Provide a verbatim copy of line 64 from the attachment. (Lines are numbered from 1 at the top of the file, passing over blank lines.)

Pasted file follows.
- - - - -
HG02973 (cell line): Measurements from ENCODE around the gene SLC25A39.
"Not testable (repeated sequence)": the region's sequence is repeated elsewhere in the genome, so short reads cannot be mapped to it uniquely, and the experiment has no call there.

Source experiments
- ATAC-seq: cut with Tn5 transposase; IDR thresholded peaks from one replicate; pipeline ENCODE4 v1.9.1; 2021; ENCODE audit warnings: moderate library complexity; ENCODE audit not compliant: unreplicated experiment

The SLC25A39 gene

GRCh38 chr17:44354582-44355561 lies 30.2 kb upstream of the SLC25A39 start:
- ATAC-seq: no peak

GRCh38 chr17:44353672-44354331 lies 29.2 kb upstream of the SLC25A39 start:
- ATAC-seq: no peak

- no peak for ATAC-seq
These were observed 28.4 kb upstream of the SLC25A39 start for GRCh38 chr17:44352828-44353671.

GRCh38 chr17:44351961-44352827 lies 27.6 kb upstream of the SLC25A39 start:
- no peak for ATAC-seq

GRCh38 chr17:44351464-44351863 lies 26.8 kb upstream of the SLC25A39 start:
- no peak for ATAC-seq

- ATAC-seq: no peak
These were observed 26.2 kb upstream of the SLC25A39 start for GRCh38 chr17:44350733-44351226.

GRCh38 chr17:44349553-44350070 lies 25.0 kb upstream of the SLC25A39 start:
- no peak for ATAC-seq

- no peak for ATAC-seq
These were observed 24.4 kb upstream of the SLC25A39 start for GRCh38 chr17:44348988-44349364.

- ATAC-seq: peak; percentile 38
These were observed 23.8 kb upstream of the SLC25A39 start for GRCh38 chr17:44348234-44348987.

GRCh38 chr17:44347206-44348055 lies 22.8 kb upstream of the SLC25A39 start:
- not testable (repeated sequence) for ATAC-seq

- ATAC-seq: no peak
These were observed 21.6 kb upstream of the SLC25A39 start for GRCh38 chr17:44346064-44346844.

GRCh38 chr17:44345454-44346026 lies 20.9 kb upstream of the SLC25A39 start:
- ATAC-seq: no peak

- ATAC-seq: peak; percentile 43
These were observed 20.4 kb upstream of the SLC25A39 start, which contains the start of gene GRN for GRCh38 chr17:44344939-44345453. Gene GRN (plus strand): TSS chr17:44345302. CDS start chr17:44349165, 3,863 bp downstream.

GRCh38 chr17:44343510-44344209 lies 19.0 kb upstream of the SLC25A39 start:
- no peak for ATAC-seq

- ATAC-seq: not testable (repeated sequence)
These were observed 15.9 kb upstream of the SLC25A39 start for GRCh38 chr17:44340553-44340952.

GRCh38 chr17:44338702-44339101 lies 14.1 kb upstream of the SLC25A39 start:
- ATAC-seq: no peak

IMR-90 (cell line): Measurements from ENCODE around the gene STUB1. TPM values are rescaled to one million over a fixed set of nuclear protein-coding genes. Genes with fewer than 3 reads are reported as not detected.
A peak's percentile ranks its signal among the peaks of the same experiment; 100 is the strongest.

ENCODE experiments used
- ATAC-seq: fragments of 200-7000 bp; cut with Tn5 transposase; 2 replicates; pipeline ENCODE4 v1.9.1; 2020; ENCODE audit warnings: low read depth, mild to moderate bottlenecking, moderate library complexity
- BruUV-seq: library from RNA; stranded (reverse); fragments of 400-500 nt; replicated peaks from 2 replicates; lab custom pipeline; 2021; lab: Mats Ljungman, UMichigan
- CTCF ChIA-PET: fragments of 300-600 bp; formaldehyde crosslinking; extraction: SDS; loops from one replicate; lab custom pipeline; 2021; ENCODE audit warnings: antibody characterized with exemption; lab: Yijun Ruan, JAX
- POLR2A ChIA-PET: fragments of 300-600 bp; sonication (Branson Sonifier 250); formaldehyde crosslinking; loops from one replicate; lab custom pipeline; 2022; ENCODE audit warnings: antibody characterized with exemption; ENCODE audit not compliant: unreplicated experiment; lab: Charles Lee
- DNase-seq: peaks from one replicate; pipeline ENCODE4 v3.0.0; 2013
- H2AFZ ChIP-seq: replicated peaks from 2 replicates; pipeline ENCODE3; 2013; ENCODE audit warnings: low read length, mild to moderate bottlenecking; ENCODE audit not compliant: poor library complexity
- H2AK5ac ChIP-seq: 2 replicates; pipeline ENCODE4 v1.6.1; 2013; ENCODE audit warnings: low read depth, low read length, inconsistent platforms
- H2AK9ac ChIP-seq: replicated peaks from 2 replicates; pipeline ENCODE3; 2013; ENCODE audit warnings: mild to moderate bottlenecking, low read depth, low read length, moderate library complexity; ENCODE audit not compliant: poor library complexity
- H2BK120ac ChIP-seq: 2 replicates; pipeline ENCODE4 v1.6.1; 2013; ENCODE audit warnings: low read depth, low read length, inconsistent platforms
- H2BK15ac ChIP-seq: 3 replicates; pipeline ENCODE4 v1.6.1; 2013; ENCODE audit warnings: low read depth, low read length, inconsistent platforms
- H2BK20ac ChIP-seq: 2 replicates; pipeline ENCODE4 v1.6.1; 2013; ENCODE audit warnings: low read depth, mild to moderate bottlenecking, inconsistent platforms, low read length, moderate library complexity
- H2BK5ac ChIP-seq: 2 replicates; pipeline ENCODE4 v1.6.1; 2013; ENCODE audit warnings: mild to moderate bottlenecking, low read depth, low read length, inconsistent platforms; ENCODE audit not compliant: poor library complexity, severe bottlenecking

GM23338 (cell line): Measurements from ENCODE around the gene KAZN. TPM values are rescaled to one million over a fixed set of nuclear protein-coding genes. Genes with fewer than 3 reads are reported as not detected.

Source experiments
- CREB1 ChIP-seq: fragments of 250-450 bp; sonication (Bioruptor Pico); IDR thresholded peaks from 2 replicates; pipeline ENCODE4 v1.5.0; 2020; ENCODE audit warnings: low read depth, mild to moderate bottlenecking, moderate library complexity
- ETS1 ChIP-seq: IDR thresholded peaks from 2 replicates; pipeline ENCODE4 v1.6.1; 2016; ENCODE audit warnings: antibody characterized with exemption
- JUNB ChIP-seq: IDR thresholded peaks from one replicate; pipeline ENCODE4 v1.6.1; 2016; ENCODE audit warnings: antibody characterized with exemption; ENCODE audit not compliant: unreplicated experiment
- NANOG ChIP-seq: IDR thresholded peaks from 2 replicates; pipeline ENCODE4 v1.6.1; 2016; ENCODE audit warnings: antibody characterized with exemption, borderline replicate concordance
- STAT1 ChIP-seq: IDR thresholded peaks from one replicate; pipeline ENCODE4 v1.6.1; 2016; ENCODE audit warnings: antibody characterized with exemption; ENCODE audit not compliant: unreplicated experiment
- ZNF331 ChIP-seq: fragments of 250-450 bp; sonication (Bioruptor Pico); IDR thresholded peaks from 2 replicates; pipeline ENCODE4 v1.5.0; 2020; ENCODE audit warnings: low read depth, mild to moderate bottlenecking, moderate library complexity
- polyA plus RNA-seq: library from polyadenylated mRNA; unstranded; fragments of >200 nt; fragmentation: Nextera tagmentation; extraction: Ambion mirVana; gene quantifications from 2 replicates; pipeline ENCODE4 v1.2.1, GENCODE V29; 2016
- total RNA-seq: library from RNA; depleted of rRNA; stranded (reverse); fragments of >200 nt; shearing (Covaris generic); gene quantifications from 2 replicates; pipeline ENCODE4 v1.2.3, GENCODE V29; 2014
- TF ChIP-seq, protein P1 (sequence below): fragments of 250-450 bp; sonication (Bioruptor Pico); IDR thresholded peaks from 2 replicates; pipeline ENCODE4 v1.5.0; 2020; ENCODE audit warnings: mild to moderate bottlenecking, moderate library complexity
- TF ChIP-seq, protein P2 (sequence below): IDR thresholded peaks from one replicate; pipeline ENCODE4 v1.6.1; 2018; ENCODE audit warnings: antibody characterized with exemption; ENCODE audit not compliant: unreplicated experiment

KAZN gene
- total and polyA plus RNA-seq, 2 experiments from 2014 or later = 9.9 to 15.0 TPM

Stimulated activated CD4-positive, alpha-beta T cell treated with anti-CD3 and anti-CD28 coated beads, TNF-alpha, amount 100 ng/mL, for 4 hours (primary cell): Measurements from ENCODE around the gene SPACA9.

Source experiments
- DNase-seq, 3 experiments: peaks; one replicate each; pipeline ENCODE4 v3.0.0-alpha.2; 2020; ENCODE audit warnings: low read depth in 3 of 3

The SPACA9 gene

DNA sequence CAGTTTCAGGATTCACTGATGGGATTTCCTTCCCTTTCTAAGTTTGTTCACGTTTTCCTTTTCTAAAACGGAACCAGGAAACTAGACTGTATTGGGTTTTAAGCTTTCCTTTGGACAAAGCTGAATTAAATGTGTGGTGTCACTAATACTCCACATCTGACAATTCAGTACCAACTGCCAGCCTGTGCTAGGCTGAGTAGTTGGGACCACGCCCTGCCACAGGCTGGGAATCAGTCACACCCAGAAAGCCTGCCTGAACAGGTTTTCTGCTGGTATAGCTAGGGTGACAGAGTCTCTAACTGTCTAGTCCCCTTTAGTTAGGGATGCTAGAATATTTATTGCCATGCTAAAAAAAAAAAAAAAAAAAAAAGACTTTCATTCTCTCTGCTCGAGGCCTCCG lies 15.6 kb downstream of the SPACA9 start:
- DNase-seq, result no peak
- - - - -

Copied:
- TF ChIP-seq, protein P2 (sequence below): IDR thresholded peaks from one replicate; pipeline ENCODE4 v1.6.1; 2018; ENCODE audit warnings: antibody characterized with exemption; ENCODE audit not compliant: unreplicated experiment